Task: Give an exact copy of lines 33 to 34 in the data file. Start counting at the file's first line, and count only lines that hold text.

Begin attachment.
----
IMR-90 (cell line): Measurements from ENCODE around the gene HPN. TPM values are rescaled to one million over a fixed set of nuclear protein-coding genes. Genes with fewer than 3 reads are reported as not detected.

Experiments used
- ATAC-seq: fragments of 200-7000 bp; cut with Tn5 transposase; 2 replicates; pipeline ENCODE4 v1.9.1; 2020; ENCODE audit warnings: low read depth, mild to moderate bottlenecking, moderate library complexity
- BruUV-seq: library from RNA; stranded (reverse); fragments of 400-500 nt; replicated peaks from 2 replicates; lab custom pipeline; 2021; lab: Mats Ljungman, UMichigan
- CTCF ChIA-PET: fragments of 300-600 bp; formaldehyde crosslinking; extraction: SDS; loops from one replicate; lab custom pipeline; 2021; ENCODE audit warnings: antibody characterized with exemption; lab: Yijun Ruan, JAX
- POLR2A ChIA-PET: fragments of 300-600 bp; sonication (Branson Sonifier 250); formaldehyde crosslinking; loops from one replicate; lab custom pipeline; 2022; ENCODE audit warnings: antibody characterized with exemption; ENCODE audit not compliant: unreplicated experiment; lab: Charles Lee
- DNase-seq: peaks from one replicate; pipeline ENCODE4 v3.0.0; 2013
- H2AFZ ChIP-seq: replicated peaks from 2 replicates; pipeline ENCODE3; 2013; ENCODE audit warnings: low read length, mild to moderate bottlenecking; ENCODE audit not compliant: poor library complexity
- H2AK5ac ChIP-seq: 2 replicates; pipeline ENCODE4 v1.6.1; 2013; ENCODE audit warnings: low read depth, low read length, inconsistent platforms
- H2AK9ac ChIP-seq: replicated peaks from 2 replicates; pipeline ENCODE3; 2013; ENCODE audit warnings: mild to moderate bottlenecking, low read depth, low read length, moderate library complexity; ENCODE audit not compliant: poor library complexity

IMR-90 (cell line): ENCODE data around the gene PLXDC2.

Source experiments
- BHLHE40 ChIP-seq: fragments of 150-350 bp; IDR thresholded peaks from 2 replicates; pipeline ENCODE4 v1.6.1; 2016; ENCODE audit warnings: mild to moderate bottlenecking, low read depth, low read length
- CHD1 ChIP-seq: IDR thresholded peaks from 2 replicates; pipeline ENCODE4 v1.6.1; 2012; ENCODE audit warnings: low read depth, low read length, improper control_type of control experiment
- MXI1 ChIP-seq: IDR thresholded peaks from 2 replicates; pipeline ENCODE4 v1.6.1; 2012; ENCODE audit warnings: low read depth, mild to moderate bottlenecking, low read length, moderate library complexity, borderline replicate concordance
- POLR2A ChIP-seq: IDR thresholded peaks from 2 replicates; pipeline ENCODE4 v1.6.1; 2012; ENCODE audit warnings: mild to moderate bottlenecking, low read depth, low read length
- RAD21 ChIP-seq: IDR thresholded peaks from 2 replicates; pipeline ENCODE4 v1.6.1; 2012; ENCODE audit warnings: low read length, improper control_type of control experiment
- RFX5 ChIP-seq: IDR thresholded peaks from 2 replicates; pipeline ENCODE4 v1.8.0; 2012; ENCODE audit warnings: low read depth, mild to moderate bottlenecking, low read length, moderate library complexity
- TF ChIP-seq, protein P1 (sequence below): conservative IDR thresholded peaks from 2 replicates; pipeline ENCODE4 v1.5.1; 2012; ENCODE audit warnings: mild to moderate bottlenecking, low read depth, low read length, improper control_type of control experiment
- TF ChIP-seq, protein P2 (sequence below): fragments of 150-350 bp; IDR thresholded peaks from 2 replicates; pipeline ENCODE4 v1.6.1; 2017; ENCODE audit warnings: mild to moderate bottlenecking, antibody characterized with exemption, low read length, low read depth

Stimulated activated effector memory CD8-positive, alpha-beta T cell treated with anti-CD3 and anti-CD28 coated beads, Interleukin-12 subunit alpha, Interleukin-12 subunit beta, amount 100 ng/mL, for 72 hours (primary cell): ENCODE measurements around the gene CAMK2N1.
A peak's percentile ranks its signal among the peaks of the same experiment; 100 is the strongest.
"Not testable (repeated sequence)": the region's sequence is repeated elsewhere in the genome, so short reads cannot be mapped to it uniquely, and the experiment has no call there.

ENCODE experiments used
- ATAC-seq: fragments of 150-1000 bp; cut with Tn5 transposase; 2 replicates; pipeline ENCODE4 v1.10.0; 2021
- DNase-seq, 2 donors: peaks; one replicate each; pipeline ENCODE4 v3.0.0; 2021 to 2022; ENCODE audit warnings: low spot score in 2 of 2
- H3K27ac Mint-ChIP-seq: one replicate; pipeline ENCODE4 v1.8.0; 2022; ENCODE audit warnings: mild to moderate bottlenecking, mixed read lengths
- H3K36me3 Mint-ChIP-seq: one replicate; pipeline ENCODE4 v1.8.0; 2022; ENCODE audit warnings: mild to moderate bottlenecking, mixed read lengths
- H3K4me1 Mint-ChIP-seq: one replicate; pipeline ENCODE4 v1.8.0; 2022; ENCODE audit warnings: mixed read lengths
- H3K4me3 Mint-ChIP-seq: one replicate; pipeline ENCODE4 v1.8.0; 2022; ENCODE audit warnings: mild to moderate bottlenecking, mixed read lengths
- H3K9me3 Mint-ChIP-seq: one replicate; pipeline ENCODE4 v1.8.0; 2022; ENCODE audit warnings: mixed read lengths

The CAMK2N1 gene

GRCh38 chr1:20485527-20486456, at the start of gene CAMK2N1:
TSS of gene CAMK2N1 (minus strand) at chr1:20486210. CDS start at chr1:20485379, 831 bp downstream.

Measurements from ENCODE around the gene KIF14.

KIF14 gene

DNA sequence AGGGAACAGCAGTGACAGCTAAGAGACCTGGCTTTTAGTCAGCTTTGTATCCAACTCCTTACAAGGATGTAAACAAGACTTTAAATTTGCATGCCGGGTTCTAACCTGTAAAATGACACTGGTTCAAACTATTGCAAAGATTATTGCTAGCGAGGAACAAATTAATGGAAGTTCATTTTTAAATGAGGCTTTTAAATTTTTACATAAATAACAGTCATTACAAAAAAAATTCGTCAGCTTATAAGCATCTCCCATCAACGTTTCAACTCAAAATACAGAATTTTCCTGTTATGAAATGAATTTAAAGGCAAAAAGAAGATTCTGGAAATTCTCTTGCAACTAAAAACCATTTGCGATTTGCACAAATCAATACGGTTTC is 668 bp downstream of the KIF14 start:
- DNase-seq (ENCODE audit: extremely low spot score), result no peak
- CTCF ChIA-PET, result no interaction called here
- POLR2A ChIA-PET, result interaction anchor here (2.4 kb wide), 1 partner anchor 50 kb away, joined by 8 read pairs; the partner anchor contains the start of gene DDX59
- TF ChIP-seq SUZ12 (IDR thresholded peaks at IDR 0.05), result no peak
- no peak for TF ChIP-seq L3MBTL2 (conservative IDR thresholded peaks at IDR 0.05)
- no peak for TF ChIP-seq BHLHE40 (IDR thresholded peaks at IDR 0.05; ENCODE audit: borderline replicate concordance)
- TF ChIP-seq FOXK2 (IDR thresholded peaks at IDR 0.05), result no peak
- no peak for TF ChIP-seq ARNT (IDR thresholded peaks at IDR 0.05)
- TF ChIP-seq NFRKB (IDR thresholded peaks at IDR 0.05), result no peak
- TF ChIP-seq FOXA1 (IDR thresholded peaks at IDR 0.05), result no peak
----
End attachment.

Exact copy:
GRCh38 chr1:20485527-20486456, at the start of gene CAMK2N1:
TSS of gene CAMK2N1 (minus strand) at chr1:20486210. CDS start at chr1:20485379, 831 bp downstream.